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Top 25 Art Blog - Creative Tourist

Go Green Week With The University Of Arts

London

Written by Cari Steel

The eponymous release from New York based The Pains of Being Pure at Heart has everything you could want from a summer album. A certain been-in-the-sun-too-long hazy-headyness without the too-much-ice-cream sugariness of many indie-pop summer albums. No-No! I’m rallying for The Pains of Being Pure at Heart being trail-blazers for a new genre we shall call ‘Sandalgaze” aka Shoegaze for when it’s not raining out.

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From the rip-roaring opener ‘Contender’, buy more about the album manages to be catchy without being twee, shop noise without being dreary, imagine My Bloody Valentine on a beach doo-wopping and you’re halfway there.
Whilst treading this line The Pains of Being Pure at Heart consistently avoid being schmaltzy. The track; Young Adult Friction is danceable, its lyrics of a whimsy worthy of Stuart Murdoch yet reflect on themes like first love with a sort of yearning nostalgia, again souring the sweetness. Here the oft-overdone boy/girl singing duo is slightly off-kilter and the effect is more reminiscent of early Yo La Tengo or Jesus and Mary Chain than Belle & Sebastian.

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The Pains of Being Pure of Heart is definitely tinged with nods towards the 80s and early 90s,yet it is perhaps too easy to criticise the album for this. The band manage to utilise certain stylistic tropes without being too retrospective or shallow.
In fact The Pains of Being Pure at Heart is refreshing in it’s redefinition of certain preconceptions: summer isn’t all about whistling and tambourine jangling anymore and Shoegaze is reinterpreted with a sunny touch rather like enjoying a 99 flake with Kevin Shields!

The album ‘The Pains of Being Pure at Heart’ is available now and the single ‘Young Adult Friction’ is released on 18th May (Fortuna Pop!)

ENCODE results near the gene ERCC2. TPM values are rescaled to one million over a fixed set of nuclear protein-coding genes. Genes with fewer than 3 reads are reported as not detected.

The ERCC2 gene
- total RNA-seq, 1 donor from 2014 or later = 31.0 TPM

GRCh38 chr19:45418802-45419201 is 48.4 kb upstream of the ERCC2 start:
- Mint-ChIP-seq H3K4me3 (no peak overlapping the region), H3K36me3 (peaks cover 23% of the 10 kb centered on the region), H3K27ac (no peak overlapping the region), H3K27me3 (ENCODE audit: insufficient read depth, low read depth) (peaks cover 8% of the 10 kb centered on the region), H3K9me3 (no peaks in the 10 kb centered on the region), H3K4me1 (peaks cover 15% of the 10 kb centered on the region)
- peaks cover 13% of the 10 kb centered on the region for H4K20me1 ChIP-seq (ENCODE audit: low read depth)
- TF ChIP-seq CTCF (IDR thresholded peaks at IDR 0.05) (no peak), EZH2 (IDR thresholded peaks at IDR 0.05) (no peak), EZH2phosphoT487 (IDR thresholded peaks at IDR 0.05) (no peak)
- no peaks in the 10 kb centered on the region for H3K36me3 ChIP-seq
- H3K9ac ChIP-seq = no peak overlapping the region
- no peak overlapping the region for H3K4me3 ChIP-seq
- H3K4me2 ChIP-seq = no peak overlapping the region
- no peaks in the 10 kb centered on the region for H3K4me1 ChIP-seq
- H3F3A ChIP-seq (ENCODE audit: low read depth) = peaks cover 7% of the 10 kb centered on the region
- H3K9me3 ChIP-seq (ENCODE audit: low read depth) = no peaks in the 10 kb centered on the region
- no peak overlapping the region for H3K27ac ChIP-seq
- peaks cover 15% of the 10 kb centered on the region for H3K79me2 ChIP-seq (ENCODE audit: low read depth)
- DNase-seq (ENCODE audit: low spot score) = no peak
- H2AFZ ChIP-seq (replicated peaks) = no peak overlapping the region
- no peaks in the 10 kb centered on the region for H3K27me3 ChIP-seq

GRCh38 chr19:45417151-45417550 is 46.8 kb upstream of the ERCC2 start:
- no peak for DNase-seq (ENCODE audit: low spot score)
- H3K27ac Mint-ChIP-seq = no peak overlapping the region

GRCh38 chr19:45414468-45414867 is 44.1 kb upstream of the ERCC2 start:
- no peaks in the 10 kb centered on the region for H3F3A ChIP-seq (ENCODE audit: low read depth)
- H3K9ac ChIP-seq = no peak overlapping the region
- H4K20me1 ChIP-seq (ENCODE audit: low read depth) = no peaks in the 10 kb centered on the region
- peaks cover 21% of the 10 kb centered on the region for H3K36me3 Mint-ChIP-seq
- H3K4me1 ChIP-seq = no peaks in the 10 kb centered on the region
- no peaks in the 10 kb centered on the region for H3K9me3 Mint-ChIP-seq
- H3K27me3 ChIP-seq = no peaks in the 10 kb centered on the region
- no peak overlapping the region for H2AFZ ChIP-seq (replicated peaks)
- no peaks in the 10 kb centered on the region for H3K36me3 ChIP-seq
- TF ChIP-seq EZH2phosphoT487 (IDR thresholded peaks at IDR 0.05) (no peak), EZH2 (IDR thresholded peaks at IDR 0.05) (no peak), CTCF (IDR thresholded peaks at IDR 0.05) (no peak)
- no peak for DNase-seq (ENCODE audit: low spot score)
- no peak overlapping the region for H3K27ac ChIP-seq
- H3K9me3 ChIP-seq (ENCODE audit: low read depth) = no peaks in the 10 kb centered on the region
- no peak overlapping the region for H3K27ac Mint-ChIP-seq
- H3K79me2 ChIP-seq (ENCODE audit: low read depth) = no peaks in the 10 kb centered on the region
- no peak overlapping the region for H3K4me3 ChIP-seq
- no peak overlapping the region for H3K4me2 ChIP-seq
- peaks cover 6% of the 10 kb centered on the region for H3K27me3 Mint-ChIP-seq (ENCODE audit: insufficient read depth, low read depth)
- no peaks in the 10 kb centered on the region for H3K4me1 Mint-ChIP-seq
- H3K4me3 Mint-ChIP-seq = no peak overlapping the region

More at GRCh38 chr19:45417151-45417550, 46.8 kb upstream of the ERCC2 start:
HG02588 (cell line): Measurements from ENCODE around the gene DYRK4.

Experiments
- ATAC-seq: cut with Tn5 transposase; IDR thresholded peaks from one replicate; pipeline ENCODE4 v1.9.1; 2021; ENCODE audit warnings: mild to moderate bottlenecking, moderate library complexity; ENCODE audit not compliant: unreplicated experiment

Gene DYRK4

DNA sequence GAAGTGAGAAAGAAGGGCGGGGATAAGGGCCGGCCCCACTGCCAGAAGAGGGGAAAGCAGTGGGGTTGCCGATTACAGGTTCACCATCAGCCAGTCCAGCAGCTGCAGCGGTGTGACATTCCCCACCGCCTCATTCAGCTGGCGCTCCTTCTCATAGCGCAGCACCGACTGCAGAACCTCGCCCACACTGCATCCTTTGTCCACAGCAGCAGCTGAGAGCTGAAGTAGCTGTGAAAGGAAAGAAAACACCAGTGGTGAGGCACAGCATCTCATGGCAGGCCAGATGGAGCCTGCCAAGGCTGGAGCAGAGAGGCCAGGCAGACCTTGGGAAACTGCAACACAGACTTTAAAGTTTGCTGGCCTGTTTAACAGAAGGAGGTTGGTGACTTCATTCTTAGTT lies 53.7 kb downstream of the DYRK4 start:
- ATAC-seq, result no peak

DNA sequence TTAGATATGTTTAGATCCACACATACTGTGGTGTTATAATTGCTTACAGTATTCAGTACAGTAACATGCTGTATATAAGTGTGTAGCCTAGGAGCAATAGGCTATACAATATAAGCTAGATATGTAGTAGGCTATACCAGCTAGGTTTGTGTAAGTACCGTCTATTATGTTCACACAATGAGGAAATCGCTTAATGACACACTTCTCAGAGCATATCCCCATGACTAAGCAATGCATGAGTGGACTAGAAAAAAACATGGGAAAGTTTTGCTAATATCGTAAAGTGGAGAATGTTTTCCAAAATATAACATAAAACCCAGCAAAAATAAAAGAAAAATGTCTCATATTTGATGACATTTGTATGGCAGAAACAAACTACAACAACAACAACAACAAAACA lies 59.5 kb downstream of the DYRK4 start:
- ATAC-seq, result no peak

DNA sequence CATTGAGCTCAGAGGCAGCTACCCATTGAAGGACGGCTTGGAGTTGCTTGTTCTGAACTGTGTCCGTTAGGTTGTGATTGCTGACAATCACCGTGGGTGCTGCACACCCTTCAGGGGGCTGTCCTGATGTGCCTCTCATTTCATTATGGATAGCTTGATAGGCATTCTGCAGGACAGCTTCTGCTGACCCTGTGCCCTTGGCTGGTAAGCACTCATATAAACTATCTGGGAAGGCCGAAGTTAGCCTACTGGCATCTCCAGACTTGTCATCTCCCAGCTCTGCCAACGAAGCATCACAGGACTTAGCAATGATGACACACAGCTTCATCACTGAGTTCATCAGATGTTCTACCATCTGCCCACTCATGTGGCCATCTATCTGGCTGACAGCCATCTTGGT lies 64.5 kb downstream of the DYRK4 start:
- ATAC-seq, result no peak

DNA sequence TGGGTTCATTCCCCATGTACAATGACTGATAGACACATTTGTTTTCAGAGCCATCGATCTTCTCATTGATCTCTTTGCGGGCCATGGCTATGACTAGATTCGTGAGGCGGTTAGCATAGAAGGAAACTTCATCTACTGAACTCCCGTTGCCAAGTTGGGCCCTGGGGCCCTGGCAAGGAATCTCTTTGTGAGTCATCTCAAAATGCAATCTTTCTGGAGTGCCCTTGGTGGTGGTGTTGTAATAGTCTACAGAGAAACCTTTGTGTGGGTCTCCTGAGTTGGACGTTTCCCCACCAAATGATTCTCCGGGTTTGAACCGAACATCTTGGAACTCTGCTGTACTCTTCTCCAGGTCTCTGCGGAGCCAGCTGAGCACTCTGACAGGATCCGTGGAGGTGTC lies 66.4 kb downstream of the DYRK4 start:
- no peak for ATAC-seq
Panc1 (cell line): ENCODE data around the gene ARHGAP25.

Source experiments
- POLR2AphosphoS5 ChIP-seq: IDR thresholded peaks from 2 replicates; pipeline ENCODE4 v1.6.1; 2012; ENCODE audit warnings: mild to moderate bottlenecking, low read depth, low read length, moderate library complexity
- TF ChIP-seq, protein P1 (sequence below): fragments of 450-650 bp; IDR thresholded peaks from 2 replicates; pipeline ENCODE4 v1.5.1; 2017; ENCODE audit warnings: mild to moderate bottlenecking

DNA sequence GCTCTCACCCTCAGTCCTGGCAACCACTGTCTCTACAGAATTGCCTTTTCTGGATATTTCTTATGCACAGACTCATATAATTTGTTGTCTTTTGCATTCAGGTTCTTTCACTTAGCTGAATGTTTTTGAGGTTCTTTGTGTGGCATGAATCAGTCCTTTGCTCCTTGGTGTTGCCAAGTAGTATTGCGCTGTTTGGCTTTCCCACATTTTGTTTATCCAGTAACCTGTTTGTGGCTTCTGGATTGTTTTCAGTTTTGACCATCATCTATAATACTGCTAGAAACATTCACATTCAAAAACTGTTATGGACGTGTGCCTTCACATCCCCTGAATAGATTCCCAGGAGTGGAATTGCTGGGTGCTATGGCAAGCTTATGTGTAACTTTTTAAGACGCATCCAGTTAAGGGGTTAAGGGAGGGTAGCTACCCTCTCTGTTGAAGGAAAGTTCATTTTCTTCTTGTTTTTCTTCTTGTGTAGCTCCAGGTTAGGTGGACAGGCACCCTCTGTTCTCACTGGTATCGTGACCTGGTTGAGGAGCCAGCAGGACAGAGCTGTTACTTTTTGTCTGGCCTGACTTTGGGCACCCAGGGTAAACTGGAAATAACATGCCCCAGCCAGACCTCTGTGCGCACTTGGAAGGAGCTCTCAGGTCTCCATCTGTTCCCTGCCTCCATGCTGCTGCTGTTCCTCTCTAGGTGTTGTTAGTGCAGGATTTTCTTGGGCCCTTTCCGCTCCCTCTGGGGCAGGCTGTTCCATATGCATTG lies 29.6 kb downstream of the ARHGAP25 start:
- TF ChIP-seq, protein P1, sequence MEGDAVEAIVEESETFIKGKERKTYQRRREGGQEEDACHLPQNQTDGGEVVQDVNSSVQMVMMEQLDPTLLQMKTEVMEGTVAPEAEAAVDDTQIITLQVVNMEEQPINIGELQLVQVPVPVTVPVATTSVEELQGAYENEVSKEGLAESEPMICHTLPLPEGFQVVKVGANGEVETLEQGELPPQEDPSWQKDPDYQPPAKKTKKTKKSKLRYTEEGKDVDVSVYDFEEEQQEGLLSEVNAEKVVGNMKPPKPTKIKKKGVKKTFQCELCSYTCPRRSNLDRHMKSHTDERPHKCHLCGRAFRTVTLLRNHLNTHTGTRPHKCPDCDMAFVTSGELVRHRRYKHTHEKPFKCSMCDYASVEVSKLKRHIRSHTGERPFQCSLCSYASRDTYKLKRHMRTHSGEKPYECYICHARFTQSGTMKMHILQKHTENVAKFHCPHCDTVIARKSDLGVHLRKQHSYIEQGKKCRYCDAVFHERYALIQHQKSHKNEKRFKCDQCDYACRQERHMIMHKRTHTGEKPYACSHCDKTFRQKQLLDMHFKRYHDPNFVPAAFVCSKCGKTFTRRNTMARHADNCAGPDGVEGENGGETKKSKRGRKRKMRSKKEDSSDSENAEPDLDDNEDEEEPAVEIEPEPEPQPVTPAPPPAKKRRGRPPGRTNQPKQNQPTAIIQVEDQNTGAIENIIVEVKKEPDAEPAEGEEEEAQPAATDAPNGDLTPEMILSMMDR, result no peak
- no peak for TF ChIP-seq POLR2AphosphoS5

They play The Lexington, London on 15th May

Kitsuné has really got its groove on this time. Left eyebrows are often tilted to a 74-degree angle at the mention of a Parisian fashion boutique that puts out compilation CDs, symptoms amongst other music releases. At first, tadalafil you kind of expect endless Dimitri From Paris types churning out catwalk-flavoured lint, but Kitsuné really knows what it is getting, and won’t be holding onto the receipt. With utter confidence and bravado, you see, it was Kitsuné that released Wolfmother’s ball-busting old-metal limited edition EP. Benetton scratches its head in confusion.
For all that, Compilation 7 is a danceable disc, with lots of European disco-beats, and plenty of fruity basslines in the Frenchified Electro style. But it’s not the kind of thoughtless, juvenile poppy end of it. You won’t hear anything approaching “Lady, give me tonight, cos my feeling is just so right”, since the Maison-people (Maisonettes?) are clued up. They listen to Tangerine Dream and Elvis Costello, and anything they select from the here and now is selected with a certainty that reminds me of the chap who picks the leaves for PG Tips: He just knows where the good stuff’s at.
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Highpoints include Chateau Marmont’s Beagle, filled with synths fresh from Tomorrow’s World demonstrations, sidewinding through arpeggiated chords, with the occasional crash-bang with a wooden spoon by the stove, and Beni’s Fringe Element, which popcorns along with hi-hats before going to a thoroughly spiffing hiatus of slap bass with one of the squidgiest, wiggly-wormiest synth solos since Mr.Scruff’s Shrimp. Probably the most exciting track here is Crystal Fighters’ (above) Xtatic Truth, a journey involving Epic-Ragga-Happy-Hardcore, hints of Chinese Folk, and a choir of the ether.